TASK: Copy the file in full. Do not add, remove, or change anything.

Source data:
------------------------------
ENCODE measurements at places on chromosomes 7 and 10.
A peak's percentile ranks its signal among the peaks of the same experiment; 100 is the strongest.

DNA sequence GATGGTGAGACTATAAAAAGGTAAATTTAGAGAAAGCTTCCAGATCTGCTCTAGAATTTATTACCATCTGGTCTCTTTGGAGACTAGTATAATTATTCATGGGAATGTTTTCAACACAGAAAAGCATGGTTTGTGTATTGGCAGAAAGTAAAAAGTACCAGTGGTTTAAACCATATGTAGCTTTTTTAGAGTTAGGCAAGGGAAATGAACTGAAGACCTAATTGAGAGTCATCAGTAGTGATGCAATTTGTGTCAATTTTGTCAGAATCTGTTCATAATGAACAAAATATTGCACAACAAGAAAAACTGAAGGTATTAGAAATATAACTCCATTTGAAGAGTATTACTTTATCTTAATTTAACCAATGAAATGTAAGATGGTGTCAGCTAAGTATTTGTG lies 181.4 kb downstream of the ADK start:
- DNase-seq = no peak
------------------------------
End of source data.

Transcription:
ENCODE measurements at places on chromosomes 7 and 10.
A peak's percentile ranks its signal among the peaks of the same experiment; 100 is the strongest.

DNA sequence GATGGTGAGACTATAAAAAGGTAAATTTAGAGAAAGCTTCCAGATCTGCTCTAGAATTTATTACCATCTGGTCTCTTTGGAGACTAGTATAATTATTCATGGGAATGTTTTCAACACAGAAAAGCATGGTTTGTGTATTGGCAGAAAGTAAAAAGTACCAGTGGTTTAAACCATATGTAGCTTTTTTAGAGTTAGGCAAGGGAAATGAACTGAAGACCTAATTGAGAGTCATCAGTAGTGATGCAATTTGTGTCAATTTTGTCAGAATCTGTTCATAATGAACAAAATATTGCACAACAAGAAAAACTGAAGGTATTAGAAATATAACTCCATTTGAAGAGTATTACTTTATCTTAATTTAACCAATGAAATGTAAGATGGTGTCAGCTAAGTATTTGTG lies 181.4 kb downstream of the ADK start:
- DNase-seq = no peak